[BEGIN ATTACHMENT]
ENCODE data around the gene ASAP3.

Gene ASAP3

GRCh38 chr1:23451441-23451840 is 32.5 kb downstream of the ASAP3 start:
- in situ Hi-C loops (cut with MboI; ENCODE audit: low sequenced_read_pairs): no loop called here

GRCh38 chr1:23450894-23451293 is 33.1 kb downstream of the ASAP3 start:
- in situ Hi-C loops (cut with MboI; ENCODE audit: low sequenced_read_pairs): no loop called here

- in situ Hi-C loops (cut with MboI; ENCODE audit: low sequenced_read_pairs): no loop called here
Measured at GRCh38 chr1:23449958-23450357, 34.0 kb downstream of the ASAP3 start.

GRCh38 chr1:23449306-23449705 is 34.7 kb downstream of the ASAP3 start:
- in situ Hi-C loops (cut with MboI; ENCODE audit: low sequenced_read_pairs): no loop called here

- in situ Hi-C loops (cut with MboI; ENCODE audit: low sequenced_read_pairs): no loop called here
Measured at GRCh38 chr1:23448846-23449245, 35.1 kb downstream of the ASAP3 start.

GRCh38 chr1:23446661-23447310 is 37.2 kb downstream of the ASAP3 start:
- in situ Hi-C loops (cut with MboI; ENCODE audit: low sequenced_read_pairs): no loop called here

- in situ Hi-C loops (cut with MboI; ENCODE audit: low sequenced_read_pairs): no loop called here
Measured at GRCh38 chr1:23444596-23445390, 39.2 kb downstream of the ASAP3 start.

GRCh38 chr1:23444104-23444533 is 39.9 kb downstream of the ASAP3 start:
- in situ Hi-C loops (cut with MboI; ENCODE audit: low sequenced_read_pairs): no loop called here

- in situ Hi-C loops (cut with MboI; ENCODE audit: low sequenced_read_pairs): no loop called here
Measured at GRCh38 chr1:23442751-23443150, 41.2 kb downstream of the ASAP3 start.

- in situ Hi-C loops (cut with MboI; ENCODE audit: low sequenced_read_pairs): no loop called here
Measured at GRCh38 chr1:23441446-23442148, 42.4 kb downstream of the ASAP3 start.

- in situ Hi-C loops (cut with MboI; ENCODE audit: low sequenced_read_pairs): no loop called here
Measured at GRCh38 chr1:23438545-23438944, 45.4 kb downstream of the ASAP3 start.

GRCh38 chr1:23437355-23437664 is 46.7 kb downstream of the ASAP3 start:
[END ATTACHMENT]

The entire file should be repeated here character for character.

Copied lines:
ENCODE data around the gene ASAP3.

Gene ASAP3

GRCh38 chr1:23451441-23451840 is 32.5 kb downstream of the ASAP3 start:
- in situ Hi-C loops (cut with MboI; ENCODE audit: low sequenced_read_pairs): no loop called here

GRCh38 chr1:23450894-23451293 is 33.1 kb downstream of the ASAP3 start:
- in situ Hi-C loops (cut with MboI; ENCODE audit: low sequenced_read_pairs): no loop called here

- in situ Hi-C loops (cut with MboI; ENCODE audit: low sequenced_read_pairs): no loop called here
Measured at GRCh38 chr1:23449958-23450357, 34.0 kb downstream of the ASAP3 start.

GRCh38 chr1:23449306-23449705 is 34.7 kb downstream of the ASAP3 start:
- in situ Hi-C loops (cut with MboI; ENCODE audit: low sequenced_read_pairs): no loop called here

- in situ Hi-C loops (cut with MboI; ENCODE audit: low sequenced_read_pairs): no loop called here
Measured at GRCh38 chr1:23448846-23449245, 35.1 kb downstream of the ASAP3 start.

GRCh38 chr1:23446661-23447310 is 37.2 kb downstream of the ASAP3 start:
- in situ Hi-C loops (cut with MboI; ENCODE audit: low sequenced_read_pairs): no loop called here

- in situ Hi-C loops (cut with MboI; ENCODE audit: low sequenced_read_pairs): no loop called here
Measured at GRCh38 chr1:23444596-23445390, 39.2 kb downstream of the ASAP3 start.

GRCh38 chr1:23444104-23444533 is 39.9 kb downstream of the ASAP3 start:
- in situ Hi-C loops (cut with MboI; ENCODE audit: low sequenced_read_pairs): no loop called here

- in situ Hi-C loops (cut with MboI; ENCODE audit: low sequenced_read_pairs): no loop called here
Measured at GRCh38 chr1:23442751-23443150, 41.2 kb downstream of the ASAP3 start.

- in situ Hi-C loops (cut with MboI; ENCODE audit: low sequenced_read_pairs): no loop called here
Measured at GRCh38 chr1:23441446-23442148, 42.4 kb downstream of the ASAP3 start.

- in situ Hi-C loops (cut with MboI; ENCODE audit: low sequenced_read_pairs): no loop called here
Measured at GRCh38 chr1:23438545-23438944, 45.4 kb downstream of the ASAP3 start.

GRCh38 chr1:23437355-23437664 is 46.7 kb downstream of the ASAP3 start: